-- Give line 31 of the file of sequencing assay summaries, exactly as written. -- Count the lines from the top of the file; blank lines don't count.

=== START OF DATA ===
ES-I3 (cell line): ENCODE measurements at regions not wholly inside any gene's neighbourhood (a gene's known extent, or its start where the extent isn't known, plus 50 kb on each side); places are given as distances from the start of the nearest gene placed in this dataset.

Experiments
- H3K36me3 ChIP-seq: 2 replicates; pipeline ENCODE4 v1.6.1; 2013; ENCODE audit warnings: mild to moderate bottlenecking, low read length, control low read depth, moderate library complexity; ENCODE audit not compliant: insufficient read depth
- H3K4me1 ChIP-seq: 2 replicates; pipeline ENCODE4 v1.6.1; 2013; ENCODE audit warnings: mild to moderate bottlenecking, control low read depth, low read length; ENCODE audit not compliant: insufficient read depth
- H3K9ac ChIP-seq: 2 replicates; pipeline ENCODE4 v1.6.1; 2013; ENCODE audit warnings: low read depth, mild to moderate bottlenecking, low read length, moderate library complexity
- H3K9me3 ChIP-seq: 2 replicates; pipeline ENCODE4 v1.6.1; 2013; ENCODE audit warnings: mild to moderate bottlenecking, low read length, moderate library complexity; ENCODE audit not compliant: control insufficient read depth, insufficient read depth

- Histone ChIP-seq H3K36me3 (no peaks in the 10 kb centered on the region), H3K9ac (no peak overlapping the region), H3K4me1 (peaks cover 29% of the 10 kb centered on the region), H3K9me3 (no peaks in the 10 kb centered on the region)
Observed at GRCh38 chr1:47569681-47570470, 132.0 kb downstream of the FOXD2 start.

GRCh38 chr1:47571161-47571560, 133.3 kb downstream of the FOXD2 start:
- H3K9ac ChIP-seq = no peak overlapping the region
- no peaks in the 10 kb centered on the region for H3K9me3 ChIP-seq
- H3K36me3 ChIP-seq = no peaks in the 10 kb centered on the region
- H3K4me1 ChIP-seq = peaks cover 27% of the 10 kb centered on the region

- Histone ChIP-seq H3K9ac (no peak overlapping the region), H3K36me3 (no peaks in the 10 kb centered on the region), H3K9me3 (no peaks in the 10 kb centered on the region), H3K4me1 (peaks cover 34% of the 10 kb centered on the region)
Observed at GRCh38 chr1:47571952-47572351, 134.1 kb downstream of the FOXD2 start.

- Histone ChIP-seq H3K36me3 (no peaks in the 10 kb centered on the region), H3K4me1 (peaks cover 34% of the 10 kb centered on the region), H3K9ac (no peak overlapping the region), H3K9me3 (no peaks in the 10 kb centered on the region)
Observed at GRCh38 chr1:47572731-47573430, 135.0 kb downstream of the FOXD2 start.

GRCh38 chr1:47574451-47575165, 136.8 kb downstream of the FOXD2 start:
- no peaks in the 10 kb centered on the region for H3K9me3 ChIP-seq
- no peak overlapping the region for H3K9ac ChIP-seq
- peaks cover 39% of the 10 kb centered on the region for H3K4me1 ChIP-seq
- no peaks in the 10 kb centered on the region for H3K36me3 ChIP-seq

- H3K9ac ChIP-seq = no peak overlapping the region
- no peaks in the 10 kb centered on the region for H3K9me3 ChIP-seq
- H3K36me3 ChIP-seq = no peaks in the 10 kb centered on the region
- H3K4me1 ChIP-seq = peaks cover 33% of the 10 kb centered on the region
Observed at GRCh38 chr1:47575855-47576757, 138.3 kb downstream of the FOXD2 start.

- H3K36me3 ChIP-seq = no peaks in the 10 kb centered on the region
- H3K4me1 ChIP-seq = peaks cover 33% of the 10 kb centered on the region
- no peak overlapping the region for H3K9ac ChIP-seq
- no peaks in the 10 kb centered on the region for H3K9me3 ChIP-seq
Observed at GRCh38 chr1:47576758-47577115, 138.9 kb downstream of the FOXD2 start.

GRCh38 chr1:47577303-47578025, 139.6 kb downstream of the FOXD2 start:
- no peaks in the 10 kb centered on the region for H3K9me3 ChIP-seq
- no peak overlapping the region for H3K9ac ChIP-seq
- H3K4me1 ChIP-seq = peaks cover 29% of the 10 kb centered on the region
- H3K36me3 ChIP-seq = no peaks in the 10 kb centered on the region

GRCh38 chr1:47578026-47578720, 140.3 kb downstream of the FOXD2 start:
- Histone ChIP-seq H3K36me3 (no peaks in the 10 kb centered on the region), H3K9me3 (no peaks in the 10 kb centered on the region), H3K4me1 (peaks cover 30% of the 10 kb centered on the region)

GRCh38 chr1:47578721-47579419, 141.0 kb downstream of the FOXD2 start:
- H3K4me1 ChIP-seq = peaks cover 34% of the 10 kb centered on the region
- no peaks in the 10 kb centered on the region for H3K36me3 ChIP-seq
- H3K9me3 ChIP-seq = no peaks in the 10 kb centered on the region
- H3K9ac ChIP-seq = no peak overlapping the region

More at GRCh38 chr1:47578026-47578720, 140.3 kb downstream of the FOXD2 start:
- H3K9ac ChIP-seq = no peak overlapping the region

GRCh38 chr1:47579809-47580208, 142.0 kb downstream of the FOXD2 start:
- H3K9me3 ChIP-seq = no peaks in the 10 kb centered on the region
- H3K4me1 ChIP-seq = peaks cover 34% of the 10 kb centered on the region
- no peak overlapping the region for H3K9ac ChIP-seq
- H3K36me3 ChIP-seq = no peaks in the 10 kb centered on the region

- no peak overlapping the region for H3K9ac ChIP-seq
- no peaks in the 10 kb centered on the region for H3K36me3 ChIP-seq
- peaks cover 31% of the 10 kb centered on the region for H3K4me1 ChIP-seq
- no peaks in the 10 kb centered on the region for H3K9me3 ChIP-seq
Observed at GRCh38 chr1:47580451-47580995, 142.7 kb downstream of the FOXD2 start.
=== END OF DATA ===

- no peaks in the 10 kb centered on the region for H3K9me3 ChIP-seq